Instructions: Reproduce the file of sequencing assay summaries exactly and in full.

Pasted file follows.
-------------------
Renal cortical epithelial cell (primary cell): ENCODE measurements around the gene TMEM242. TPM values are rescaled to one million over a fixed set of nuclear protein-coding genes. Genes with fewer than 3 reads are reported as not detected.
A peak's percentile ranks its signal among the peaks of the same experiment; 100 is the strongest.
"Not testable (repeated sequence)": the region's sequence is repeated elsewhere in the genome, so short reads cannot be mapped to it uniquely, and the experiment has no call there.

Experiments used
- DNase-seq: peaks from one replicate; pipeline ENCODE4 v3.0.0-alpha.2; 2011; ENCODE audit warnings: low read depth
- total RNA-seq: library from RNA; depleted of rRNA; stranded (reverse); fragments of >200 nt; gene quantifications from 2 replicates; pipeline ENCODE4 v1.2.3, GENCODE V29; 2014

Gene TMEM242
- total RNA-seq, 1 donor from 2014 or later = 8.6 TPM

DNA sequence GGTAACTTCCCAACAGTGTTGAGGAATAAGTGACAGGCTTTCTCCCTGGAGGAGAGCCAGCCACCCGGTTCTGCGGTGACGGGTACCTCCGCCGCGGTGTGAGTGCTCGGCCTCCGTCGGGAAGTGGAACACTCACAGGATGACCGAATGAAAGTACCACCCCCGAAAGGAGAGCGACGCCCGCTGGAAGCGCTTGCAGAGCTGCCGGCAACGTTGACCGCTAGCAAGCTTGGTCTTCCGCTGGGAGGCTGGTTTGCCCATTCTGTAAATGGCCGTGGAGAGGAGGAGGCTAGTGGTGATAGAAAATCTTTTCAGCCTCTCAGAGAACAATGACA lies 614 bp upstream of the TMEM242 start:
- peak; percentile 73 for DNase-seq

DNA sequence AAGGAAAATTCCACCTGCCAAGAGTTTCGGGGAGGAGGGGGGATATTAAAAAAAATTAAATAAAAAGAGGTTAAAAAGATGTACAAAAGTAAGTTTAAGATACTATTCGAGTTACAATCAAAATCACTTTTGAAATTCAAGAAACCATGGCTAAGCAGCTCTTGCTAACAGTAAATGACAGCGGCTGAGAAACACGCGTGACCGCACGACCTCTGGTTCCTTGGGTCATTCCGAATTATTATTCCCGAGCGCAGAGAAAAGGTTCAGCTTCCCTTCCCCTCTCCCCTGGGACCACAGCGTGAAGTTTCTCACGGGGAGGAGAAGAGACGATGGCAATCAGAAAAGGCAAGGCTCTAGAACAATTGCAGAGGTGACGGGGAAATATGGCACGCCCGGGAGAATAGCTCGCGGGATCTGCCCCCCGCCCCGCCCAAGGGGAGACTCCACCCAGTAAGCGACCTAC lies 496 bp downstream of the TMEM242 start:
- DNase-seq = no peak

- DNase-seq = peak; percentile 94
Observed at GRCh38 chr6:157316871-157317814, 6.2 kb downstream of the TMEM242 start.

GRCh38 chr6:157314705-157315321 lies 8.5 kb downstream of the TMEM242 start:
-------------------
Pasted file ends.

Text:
Renal cortical epithelial cell (primary cell): ENCODE measurements around the gene TMEM242. TPM values are rescaled to one million over a fixed set of nuclear protein-coding genes. Genes with fewer than 3 reads are reported as not detected.
A peak's percentile ranks its signal among the peaks of the same experiment; 100 is the strongest.
"Not testable (repeated sequence)": the region's sequence is repeated elsewhere in the genome, so short reads cannot be mapped to it uniquely, and the experiment has no call there.

Experiments used
- DNase-seq: peaks from one replicate; pipeline ENCODE4 v3.0.0-alpha.2; 2011; ENCODE audit warnings: low read depth
- total RNA-seq: library from RNA; depleted of rRNA; stranded (reverse); fragments of >200 nt; gene quantifications from 2 replicates; pipeline ENCODE4 v1.2.3, GENCODE V29; 2014

Gene TMEM242
- total RNA-seq, 1 donor from 2014 or later = 8.6 TPM

DNA sequence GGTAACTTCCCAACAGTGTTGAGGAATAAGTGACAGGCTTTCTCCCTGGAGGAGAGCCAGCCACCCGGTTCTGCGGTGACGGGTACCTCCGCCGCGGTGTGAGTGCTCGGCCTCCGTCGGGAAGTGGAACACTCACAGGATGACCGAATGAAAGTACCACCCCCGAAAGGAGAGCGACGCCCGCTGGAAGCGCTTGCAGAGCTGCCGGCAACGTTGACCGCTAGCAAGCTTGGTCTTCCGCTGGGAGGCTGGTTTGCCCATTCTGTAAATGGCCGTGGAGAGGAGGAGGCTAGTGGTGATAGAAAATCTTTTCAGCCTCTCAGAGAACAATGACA lies 614 bp upstream of the TMEM242 start:
- peak; percentile 73 for DNase-seq

DNA sequence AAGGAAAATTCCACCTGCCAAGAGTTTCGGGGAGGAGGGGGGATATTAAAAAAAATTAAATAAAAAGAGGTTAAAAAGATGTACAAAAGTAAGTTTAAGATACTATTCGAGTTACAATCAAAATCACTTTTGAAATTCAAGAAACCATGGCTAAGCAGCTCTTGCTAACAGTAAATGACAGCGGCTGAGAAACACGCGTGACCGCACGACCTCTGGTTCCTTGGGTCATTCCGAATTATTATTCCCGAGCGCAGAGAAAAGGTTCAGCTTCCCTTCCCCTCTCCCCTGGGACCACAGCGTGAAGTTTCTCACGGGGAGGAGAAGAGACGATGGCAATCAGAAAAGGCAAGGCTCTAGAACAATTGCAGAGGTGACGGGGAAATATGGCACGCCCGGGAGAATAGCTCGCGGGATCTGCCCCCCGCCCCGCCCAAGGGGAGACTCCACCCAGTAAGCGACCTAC lies 496 bp downstream of the TMEM242 start:
- DNase-seq = no peak

- DNase-seq = peak; percentile 94
Observed at GRCh38 chr6:157316871-157317814, 6.2 kb downstream of the TMEM242 start.

GRCh38 chr6:157314705-157315321 lies 8.5 kb downstream of the TMEM242 start: